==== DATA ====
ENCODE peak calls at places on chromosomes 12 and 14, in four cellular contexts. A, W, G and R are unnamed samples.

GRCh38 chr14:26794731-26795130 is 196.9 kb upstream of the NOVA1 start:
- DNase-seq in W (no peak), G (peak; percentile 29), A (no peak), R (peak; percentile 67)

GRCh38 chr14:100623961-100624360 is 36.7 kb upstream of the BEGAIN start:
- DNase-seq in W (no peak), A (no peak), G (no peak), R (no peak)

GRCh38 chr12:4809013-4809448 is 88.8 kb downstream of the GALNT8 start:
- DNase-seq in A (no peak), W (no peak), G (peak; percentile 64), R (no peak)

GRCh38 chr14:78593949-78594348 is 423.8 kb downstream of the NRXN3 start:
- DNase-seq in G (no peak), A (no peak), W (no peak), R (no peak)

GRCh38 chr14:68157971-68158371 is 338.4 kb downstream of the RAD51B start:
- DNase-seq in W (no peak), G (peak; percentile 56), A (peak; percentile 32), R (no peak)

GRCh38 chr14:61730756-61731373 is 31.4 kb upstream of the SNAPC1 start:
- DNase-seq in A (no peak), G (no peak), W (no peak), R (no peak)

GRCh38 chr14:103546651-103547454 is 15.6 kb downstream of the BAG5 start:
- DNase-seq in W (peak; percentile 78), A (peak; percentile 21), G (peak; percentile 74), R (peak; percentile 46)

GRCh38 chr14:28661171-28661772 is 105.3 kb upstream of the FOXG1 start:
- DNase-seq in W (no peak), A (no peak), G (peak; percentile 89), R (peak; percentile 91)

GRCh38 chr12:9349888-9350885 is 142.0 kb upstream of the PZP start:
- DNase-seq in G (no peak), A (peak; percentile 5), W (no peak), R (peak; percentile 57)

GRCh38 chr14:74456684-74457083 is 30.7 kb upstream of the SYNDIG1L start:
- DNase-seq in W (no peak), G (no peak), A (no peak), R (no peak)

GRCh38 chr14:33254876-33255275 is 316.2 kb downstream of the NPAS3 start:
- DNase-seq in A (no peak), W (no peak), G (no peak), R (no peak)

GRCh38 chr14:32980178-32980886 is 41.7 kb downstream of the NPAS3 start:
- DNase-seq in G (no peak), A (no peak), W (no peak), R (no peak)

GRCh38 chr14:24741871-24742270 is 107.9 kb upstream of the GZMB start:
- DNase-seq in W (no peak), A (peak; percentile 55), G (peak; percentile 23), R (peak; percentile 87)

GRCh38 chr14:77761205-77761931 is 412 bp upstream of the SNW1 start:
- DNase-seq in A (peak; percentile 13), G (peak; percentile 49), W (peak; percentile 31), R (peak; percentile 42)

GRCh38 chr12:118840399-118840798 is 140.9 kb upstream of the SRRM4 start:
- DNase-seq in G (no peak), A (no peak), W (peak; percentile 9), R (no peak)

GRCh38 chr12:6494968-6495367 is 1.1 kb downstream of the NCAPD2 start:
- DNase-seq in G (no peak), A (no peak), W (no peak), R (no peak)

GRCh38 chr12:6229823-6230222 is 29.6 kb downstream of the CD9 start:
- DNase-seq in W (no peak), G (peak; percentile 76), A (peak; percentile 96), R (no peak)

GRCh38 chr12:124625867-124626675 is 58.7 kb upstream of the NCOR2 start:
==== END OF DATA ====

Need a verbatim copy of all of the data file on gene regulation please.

ENCODE peak calls at places on chromosomes 12 and 14, in four cellular contexts. A, W, G and R are unnamed samples.

GRCh38 chr14:26794731-26795130 is 196.9 kb upstream of the NOVA1 start:
- DNase-seq in W (no peak), G (peak; percentile 29), A (no peak), R (peak; percentile 67)

GRCh38 chr14:100623961-100624360 is 36.7 kb upstream of the BEGAIN start:
- DNase-seq in W (no peak), A (no peak), G (no peak), R (no peak)

GRCh38 chr12:4809013-4809448 is 88.8 kb downstream of the GALNT8 start:
- DNase-seq in A (no peak), W (no peak), G (peak; percentile 64), R (no peak)

GRCh38 chr14:78593949-78594348 is 423.8 kb downstream of the NRXN3 start:
- DNase-seq in G (no peak), A (no peak), W (no peak), R (no peak)

GRCh38 chr14:68157971-68158371 is 338.4 kb downstream of the RAD51B start:
- DNase-seq in W (no peak), G (peak; percentile 56), A (peak; percentile 32), R (no peak)

GRCh38 chr14:61730756-61731373 is 31.4 kb upstream of the SNAPC1 start:
- DNase-seq in A (no peak), G (no peak), W (no peak), R (no peak)

GRCh38 chr14:103546651-103547454 is 15.6 kb downstream of the BAG5 start:
- DNase-seq in W (peak; percentile 78), A (peak; percentile 21), G (peak; percentile 74), R (peak; percentile 46)

GRCh38 chr14:28661171-28661772 is 105.3 kb upstream of the FOXG1 start:
- DNase-seq in W (no peak), A (no peak), G (peak; percentile 89), R (peak; percentile 91)

GRCh38 chr12:9349888-9350885 is 142.0 kb upstream of the PZP start:
- DNase-seq in G (no peak), A (peak; percentile 5), W (no peak), R (peak; percentile 57)

GRCh38 chr14:74456684-74457083 is 30.7 kb upstream of the SYNDIG1L start:
- DNase-seq in W (no peak), G (no peak), A (no peak), R (no peak)

GRCh38 chr14:33254876-33255275 is 316.2 kb downstream of the NPAS3 start:
- DNase-seq in A (no peak), W (no peak), G (no peak), R (no peak)

GRCh38 chr14:32980178-32980886 is 41.7 kb downstream of the NPAS3 start:
- DNase-seq in G (no peak), A (no peak), W (no peak), R (no peak)

GRCh38 chr14:24741871-24742270 is 107.9 kb upstream of the GZMB start:
- DNase-seq in W (no peak), A (peak; percentile 55), G (peak; percentile 23), R (peak; percentile 87)

GRCh38 chr14:77761205-77761931 is 412 bp upstream of the SNW1 start:
- DNase-seq in A (peak; percentile 13), G (peak; percentile 49), W (peak; percentile 31), R (peak; percentile 42)

GRCh38 chr12:118840399-118840798 is 140.9 kb upstream of the SRRM4 start:
- DNase-seq in G (no peak), A (no peak), W (peak; percentile 9), R (no peak)

GRCh38 chr12:6494968-6495367 is 1.1 kb downstream of the NCAPD2 start:
- DNase-seq in G (no peak), A (no peak), W (no peak), R (no peak)

GRCh38 chr12:6229823-6230222 is 29.6 kb downstream of the CD9 start:
- DNase-seq in W (no peak), G (peak; percentile 76), A (peak; percentile 96), R (no peak)

GRCh38 chr12:124625867-124626675 is 58.7 kb upstream of the NCOR2 start: